7 Significant advantages of automatic lubrication
Automatic lubrication systems offer many advantages such as reduced downtime and maintenance costs.
Productivity and extended uptime are key in today’s economy. Automatic lubrication systems have been designed to increase uptime of machines and vehicles. Next to that, automatic lubrication offers more advantages in terms of cost savings, durability, productivity and safety.
Increasing uptime is the topic of conversation in today’s industry. Automatic lubrication (autolube) has been specifically designed to increase machine uptime. Consider the following key benefits of switching to an autolube system for your production facility, industrial machines or fleet.
1. Extended equipment life
By providing your equipment with the right amount of lubricant at the right time and in the right place, automatic lubrication results in reduced wear and extended equipment life. Automatic lubrication forms a thin layer between moving machine parts to avoid these parts scraping against each other. By avoiding direct metal-to-metal contact, the components will be protected against wear and will last longer. Learn more about how automatic lubrication works in the article What is lubrication and why is it important?
2. Reduced consumption of lubricant
Automatic lubrication systems provide small amounts of lubricant at more frequent intervals, reducing the consumption of lubricant. This does not only save on the costs of oil or grease, it also protects the environment.
3. Reduced maintenance costs
Because automatic lubrication extends equipment life by reducing wear, you will save on spare parts. On top of that your machine does not need manual point-by-point lubrication by technicians, so you can lower your maintenance costs considerably. Lubing with a grease gun is tedious for technicians compared to the 15-minute inspection and refill time of an autolube system.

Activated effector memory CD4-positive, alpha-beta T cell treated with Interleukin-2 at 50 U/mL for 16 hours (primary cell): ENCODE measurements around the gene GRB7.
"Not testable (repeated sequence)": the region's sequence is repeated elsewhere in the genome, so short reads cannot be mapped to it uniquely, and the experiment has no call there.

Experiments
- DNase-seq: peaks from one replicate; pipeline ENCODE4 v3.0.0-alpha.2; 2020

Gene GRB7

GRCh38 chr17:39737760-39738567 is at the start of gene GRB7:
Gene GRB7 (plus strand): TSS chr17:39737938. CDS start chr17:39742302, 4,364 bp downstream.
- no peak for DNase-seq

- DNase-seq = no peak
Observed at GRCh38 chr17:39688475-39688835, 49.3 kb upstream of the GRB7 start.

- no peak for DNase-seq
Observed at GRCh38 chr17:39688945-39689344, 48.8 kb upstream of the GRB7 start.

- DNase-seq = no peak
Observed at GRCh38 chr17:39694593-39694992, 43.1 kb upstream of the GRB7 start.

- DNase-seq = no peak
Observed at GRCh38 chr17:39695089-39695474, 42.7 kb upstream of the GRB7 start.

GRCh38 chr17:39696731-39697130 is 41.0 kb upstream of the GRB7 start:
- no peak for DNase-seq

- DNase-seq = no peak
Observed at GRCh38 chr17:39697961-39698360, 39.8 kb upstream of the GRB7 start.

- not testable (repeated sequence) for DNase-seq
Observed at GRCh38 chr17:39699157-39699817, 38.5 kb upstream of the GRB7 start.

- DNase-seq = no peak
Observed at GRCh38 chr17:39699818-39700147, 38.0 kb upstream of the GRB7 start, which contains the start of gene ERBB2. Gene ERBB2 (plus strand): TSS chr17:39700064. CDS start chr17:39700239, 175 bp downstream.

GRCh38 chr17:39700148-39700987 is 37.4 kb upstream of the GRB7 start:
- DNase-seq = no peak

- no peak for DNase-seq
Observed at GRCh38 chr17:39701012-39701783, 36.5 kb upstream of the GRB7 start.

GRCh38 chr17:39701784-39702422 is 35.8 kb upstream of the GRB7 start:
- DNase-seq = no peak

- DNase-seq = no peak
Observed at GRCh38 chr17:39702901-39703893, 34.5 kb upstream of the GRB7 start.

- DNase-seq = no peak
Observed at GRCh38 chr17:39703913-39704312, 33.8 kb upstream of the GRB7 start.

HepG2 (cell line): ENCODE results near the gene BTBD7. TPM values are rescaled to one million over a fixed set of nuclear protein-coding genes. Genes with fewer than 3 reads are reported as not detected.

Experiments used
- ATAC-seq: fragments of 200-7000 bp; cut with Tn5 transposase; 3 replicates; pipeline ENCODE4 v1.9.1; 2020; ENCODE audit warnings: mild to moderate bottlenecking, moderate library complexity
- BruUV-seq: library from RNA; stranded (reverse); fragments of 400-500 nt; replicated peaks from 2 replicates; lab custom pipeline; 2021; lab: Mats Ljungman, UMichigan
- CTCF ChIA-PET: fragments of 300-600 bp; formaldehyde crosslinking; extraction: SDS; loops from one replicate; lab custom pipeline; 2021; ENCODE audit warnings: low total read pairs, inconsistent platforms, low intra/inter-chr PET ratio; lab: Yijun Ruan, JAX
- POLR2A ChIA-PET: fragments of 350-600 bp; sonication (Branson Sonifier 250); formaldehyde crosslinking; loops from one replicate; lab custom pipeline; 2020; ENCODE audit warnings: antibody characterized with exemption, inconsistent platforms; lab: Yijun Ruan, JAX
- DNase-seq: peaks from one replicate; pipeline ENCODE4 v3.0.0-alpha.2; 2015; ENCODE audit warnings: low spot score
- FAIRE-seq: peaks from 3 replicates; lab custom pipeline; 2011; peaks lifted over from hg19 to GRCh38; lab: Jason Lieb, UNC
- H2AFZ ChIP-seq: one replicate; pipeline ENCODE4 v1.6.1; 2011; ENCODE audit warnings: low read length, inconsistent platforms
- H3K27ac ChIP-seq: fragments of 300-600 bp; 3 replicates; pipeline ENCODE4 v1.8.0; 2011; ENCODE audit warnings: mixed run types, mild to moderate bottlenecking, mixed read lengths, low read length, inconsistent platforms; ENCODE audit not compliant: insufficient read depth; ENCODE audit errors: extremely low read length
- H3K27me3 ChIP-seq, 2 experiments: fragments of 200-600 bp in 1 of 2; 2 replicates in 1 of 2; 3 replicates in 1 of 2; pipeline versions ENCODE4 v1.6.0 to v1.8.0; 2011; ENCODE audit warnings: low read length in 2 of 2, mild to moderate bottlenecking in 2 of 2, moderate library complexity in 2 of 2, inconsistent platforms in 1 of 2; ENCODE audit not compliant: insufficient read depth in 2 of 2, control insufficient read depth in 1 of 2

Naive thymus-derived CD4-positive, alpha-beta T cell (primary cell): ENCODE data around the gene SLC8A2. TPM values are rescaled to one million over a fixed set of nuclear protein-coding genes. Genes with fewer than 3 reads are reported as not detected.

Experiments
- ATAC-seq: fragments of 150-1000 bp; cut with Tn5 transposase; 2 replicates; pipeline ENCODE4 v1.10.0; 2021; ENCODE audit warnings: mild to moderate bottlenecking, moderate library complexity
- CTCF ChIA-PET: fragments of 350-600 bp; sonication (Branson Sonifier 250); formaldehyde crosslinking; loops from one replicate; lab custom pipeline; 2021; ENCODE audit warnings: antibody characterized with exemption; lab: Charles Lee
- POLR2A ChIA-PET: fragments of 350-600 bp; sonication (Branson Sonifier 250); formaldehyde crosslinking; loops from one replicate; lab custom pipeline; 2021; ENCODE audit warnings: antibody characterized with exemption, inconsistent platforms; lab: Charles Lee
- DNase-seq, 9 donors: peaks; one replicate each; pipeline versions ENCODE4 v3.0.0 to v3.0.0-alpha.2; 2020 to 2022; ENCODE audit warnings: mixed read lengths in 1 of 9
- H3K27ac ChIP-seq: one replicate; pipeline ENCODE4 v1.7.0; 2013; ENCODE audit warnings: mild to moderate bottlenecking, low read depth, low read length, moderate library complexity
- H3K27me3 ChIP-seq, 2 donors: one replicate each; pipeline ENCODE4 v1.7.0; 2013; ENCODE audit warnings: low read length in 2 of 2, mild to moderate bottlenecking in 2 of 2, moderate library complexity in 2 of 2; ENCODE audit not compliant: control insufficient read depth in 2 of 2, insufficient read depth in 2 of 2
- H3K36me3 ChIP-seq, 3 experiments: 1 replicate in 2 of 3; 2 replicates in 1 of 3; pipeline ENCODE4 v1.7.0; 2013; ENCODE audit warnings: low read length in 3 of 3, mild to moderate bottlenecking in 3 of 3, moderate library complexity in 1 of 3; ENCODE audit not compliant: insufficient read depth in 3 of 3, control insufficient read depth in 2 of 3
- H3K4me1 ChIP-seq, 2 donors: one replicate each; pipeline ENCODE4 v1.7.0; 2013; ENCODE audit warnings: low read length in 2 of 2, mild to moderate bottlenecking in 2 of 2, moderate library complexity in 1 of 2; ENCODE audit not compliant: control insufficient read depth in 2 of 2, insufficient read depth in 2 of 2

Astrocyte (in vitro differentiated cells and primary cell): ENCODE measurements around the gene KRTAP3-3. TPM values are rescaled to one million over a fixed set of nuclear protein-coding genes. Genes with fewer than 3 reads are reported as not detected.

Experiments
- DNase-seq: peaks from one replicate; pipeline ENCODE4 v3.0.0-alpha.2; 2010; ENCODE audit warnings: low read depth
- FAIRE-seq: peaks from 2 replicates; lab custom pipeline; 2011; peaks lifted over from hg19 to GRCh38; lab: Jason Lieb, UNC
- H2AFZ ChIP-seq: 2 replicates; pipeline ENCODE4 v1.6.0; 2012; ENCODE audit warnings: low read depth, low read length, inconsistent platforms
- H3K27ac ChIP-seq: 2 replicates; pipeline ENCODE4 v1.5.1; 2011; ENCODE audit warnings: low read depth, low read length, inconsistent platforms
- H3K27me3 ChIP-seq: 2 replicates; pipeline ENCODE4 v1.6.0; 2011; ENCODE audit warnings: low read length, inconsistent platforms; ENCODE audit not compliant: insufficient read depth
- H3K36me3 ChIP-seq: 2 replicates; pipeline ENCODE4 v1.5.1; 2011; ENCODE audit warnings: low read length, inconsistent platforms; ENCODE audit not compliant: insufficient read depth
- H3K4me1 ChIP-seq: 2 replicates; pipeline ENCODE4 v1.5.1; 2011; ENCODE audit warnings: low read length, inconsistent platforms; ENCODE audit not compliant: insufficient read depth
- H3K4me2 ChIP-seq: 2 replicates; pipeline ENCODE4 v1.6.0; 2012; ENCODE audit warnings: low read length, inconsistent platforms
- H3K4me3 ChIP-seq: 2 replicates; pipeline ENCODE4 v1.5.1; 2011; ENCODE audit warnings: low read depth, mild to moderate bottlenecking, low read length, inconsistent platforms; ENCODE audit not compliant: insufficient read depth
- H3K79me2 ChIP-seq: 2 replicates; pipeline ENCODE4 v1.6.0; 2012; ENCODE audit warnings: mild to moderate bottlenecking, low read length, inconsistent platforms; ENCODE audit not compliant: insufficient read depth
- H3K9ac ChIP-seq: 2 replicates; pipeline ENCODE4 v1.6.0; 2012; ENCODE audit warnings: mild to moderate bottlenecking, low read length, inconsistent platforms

4. Reduced machine downtime
Avoiding a standstill of your installations is key to enhance your overall productivity. Unlike manual lubrication, automatic lubrications systems do not require to be shut down in order to add more oil. Lock-out and tag-out procedures can be avoided and the machines can keep on running while the lubrication system takes care off adding the right amount of lubricant for optimal lubrication. That way automatic lubrication drastically cuts your labour- and downtime.
5. Safer and healthier working conditions
In manual lubricated environments, a machine technician uses a grease gun to lube all necessary machine parts. Some of the vital machine parts are very difficultly accessible and require climbing on the machine, sometimes when it is still running. This poses big safety risks that can be avoided by the installation of an automatic lubrication system. Autolube also avoids human contact with lubricants and avoids spilled oil on the floor eliminating the hazard of slipping out.
6. Environmental improvements
Automatic systems measure the exact amount of lubricant required. Waste, product contamination and housekeeping issues are substantially reduced. Improved lubrication for bearings, gears and chains translates to lower friction and lower energy consumption.
7. Suitable for any application
Automatic lubrication systems come in many types, such as single-line parallel, series progressive, dual line and multi-line, each with its specific advantages and application areas. Because of this wide range ,generally any application can be lubricated with an automatic lubrication system.
5 Reasons Why You Need Automatic Lubrication
Protect your equipment and your employees by utilizing automatic lubrication to grease critical lube points.
What is lubrication and why is it important?
Lubrication is a crucial element in the efficiency and life-expectancy of any rotating equipment.
The pitfalls of manual lubrication
Manual lubrication poses important disadvantages in terms of costs, safety and productivity.
Single line parallel or series progressive: which automatic lubrication configuration to choose?
Single line parallel or series progressive: what’s the difference and when should you use one rather than the other?